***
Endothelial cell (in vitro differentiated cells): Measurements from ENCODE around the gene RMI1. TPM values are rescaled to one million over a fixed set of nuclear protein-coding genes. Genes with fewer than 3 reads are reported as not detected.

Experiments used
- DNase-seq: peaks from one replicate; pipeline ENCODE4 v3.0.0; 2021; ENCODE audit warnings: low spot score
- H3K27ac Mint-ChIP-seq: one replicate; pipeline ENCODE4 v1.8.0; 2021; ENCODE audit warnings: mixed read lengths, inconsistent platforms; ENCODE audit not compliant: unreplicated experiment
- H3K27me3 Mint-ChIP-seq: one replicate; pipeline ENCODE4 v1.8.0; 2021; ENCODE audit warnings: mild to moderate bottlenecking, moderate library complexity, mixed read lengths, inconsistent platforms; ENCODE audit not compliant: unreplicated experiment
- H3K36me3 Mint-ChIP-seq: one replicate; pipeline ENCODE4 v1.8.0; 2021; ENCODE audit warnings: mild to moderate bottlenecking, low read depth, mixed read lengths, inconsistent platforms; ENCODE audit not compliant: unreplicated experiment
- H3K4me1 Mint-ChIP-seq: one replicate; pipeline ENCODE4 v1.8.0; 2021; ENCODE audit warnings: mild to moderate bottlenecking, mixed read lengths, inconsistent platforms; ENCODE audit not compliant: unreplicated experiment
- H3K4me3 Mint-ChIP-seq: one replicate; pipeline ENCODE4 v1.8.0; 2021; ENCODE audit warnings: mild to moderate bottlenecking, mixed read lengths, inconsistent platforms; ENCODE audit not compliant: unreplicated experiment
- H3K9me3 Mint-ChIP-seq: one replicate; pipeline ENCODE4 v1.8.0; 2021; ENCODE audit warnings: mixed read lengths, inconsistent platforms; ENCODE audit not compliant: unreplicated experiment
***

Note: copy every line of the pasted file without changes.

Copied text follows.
Endothelial cell (in vitro differentiated cells): Measurements from ENCODE around the gene RMI1. TPM values are rescaled to one million over a fixed set of nuclear protein-coding genes. Genes with fewer than 3 reads are reported as not detected.

Experiments used
- DNase-seq: peaks from one replicate; pipeline ENCODE4 v3.0.0; 2021; ENCODE audit warnings: low spot score
- H3K27ac Mint-ChIP-seq: one replicate; pipeline ENCODE4 v1.8.0; 2021; ENCODE audit warnings: mixed read lengths, inconsistent platforms; ENCODE audit not compliant: unreplicated experiment
- H3K27me3 Mint-ChIP-seq: one replicate; pipeline ENCODE4 v1.8.0; 2021; ENCODE audit warnings: mild to moderate bottlenecking, moderate library complexity, mixed read lengths, inconsistent platforms; ENCODE audit not compliant: unreplicated experiment
- H3K36me3 Mint-ChIP-seq: one replicate; pipeline ENCODE4 v1.8.0; 2021; ENCODE audit warnings: mild to moderate bottlenecking, low read depth, mixed read lengths, inconsistent platforms; ENCODE audit not compliant: unreplicated experiment
- H3K4me1 Mint-ChIP-seq: one replicate; pipeline ENCODE4 v1.8.0; 2021; ENCODE audit warnings: mild to moderate bottlenecking, mixed read lengths, inconsistent platforms; ENCODE audit not compliant: unreplicated experiment
- H3K4me3 Mint-ChIP-seq: one replicate; pipeline ENCODE4 v1.8.0; 2021; ENCODE audit warnings: mild to moderate bottlenecking, mixed read lengths, inconsistent platforms; ENCODE audit not compliant: unreplicated experiment
- H3K9me3 Mint-ChIP-seq: one replicate; pipeline ENCODE4 v1.8.0; 2021; ENCODE audit warnings: mixed read lengths, inconsistent platforms; ENCODE audit not compliant: unreplicated experiment